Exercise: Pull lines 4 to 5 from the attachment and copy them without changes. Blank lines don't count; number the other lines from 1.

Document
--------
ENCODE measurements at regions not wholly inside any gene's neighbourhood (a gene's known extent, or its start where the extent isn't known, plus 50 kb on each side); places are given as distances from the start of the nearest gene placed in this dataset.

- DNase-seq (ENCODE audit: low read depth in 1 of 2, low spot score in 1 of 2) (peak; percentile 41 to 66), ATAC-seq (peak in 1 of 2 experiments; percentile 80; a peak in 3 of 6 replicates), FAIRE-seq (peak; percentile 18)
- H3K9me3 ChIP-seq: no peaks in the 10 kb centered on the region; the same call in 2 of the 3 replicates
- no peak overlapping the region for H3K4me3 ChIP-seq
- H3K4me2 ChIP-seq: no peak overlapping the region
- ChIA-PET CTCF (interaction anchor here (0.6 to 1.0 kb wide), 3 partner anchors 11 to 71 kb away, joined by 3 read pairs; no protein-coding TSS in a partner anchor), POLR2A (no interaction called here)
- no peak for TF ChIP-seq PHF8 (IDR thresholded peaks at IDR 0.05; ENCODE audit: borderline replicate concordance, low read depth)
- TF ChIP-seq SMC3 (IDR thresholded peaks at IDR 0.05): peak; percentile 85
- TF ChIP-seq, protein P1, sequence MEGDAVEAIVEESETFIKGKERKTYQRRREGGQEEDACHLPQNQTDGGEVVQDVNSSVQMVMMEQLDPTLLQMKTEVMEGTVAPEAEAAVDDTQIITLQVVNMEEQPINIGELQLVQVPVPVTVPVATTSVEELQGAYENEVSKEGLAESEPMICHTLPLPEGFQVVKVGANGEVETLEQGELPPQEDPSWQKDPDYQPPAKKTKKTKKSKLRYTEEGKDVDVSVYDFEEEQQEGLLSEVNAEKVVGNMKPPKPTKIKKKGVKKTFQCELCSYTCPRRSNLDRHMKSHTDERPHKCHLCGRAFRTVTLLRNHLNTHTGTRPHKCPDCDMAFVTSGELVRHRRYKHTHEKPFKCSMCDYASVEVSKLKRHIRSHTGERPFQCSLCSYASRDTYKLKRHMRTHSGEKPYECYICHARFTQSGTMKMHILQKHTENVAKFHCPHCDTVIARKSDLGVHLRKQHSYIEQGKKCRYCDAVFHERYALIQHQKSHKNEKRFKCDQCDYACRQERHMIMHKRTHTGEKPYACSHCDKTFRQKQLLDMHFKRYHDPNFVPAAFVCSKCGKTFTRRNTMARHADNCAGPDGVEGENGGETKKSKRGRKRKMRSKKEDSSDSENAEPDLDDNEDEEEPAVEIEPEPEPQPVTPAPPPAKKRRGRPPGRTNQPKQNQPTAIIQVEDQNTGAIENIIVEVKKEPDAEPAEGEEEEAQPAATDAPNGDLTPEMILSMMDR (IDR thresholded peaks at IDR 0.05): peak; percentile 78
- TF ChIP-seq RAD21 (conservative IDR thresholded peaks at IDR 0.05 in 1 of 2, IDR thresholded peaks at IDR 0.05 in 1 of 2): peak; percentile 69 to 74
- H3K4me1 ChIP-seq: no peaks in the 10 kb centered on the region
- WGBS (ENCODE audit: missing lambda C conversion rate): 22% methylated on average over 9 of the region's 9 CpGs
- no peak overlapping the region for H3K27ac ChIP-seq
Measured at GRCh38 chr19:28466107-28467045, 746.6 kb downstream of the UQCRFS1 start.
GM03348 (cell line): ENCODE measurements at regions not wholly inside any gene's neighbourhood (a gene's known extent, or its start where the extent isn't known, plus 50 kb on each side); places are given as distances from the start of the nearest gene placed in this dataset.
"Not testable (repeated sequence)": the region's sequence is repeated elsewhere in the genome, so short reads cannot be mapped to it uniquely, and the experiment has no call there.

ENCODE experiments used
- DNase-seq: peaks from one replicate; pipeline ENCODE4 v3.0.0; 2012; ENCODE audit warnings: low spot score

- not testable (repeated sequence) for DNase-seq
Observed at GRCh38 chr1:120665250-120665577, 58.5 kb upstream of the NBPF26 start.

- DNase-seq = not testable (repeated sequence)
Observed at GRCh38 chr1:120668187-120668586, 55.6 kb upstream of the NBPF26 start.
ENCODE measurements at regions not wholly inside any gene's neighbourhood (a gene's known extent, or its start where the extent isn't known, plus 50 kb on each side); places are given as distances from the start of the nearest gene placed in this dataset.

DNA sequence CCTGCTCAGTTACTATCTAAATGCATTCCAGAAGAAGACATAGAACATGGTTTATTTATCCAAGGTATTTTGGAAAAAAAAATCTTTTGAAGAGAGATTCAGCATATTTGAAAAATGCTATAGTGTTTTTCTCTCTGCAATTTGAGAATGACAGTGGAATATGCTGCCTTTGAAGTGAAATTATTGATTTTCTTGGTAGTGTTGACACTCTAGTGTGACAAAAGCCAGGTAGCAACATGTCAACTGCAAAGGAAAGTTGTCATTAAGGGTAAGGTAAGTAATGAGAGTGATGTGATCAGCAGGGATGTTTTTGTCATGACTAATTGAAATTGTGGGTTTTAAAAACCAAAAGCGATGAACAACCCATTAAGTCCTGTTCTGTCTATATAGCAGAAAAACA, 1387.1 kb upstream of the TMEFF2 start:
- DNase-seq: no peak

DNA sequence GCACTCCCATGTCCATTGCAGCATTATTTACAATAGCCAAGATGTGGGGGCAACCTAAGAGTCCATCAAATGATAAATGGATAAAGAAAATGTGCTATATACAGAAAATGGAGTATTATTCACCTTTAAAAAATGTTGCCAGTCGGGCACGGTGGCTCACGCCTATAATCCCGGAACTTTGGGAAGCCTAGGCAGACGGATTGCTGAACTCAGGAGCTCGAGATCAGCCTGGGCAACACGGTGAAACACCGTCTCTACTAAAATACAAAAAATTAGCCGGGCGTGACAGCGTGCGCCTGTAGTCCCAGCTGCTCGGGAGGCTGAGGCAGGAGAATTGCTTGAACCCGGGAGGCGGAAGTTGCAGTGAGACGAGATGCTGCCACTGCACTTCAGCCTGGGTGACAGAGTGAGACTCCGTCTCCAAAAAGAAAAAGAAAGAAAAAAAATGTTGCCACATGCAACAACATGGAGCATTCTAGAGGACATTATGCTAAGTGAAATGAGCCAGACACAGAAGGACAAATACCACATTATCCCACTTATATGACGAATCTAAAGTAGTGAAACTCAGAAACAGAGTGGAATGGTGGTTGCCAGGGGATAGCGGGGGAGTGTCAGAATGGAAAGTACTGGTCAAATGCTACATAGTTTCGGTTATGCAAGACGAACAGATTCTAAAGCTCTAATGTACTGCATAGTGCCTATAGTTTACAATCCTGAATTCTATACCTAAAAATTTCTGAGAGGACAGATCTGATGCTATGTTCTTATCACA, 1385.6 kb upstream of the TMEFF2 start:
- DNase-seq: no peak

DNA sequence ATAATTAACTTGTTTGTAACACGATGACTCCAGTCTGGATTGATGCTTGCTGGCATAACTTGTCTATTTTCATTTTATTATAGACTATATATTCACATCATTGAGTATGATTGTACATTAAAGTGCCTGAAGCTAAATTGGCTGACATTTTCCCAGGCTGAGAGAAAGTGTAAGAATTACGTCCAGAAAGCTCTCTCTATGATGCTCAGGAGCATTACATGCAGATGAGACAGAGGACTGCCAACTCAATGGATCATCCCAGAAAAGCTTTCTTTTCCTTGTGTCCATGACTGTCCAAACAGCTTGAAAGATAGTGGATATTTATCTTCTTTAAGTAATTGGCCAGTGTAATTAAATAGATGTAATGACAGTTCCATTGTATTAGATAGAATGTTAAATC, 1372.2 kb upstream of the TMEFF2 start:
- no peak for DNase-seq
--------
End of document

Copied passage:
- no peak overlapping the region for H3K4me3 ChIP-seq
- H3K4me2 ChIP-seq: no peak overlapping the region